I’ve spent the last 12 days up in San Francisco. It was a long stretch.
Last night I slept in my little suburban house, a window open over the bed. As I lay there, in the brief quiet moment between putting down my Kindle and surrendering to sleep, I noticed something.
I love cities. Love the constant change, the crowded sidewalks, the windows into businesses and lives. But boy they sure are decibel-intensive. When subjected to constant noise, it seems a part of our brain dedicates itself to dampening the effect. So the experience of living with noise is not one of sound, but of cotton balls in sound’s usual place.
Last night’s quiet felt like illness lifting. Peace. Pain no more. Pleasure. Sigh.
This morning hordes of birds are out in the trees, twittering. Chirping, cawing. I wish the crows would find another neighborhood – but at least I’m not dulled to it all. I’d rather have capacity to notice, even if it’s crows, than systems in place to ignore what can’t be tolerated.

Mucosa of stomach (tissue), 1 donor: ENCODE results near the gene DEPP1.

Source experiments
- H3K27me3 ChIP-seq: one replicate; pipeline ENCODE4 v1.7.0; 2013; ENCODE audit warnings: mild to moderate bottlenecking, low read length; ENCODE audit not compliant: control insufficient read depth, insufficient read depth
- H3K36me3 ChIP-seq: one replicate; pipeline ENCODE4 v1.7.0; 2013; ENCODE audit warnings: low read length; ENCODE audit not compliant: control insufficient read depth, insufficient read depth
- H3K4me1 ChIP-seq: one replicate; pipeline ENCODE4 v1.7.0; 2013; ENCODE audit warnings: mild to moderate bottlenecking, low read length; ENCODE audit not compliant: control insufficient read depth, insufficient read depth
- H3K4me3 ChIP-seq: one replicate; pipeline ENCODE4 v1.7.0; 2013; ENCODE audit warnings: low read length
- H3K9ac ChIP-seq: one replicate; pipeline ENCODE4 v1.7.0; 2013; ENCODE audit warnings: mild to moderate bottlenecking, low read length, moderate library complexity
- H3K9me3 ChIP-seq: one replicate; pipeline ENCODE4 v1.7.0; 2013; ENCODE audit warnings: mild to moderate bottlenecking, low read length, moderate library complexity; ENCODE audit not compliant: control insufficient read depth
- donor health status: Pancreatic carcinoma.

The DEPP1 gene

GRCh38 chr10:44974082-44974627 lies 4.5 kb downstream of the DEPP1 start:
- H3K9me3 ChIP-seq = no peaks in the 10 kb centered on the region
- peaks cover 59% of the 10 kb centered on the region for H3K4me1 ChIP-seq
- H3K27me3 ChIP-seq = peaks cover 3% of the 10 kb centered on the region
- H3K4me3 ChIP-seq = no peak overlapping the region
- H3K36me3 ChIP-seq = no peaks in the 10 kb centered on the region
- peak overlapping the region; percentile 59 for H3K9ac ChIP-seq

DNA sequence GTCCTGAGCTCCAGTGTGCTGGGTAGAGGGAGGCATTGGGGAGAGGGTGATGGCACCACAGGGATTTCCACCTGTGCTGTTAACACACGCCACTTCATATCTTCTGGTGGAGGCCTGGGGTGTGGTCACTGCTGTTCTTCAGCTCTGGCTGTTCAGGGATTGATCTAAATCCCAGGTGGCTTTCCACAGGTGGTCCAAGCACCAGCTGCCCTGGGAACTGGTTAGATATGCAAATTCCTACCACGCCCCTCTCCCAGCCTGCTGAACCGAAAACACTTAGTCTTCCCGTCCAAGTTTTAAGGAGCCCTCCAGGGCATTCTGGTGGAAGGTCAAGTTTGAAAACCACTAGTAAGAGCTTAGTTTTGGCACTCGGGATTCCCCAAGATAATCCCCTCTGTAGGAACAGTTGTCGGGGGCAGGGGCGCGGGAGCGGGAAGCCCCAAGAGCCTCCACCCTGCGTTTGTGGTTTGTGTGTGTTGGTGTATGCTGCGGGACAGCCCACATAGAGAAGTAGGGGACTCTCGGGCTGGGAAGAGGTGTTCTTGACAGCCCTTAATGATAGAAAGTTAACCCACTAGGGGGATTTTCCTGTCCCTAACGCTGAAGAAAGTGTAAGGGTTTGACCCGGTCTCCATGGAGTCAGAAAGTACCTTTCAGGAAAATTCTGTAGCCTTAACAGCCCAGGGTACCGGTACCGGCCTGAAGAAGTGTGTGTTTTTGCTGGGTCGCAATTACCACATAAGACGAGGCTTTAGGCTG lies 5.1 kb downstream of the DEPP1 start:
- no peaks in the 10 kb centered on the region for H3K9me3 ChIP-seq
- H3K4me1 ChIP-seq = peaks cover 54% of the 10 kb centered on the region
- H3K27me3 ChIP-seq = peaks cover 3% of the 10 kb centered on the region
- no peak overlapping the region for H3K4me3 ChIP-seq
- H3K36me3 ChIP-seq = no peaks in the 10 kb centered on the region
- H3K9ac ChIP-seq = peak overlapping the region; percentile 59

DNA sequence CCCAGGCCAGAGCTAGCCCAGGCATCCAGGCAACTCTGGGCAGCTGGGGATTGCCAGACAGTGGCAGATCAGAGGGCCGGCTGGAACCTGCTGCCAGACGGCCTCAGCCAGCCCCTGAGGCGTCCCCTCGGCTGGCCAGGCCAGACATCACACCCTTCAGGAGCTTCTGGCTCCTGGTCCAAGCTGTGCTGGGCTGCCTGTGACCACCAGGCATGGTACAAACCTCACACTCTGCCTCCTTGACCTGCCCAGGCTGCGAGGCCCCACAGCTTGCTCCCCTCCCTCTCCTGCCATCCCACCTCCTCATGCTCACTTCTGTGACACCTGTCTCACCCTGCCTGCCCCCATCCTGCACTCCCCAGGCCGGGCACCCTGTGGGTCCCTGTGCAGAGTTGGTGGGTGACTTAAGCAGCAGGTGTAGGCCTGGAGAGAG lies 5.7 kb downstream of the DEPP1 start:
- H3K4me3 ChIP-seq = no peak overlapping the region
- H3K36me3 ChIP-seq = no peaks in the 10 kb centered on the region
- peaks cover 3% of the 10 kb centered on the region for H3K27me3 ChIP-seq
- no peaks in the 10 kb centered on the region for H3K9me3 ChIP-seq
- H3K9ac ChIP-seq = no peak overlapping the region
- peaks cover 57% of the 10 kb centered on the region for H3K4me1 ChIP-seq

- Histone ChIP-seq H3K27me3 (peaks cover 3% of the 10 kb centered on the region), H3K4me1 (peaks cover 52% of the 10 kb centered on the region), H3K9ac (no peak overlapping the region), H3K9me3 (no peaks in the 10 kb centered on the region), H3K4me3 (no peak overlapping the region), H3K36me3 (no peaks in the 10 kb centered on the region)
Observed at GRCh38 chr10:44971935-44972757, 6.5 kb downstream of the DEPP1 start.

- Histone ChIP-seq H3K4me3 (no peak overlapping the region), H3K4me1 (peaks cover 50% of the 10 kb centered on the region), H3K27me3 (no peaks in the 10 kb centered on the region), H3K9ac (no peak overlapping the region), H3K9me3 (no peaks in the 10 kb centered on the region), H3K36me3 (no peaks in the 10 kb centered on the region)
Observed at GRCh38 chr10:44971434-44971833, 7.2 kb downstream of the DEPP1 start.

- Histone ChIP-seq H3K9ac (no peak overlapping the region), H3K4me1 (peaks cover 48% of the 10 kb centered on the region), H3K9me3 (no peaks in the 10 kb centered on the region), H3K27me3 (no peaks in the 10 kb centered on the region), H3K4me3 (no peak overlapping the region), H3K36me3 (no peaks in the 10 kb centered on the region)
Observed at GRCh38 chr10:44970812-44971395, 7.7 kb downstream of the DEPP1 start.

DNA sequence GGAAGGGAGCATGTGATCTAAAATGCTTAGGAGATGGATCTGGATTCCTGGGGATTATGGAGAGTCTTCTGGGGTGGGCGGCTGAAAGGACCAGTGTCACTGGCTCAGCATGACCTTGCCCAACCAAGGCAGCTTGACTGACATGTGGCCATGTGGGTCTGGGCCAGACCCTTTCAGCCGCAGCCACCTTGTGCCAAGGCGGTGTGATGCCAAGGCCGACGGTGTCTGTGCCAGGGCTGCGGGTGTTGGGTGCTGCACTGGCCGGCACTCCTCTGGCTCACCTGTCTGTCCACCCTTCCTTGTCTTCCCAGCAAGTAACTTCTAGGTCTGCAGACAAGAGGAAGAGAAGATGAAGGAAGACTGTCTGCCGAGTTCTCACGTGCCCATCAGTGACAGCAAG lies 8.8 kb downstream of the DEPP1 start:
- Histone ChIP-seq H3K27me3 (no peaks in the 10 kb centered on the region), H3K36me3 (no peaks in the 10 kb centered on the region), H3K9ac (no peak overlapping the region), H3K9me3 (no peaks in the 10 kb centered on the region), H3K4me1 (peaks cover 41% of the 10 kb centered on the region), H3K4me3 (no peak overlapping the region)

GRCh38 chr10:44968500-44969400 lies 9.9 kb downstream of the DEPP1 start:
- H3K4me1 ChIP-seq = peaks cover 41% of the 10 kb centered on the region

So here’s to the suburbs. Or more accurately, nature. Absent a hill or a meadow or lake, one can find a city park nowhere near a freeway. Freeways are the worst noise, constant, whirring, roaring. Too low to make you leave, too high to go unnoticed.
I think all we need is enough space in noise to notice sounds. If there’s no noticeable nature in your vicinity, my strategy has always been to find a place where you can look up. Sky is pretty quiet.
Here’s to peace, however it finds you. And weekends. If there are hugs and kisses, even noisy ones, bonus points.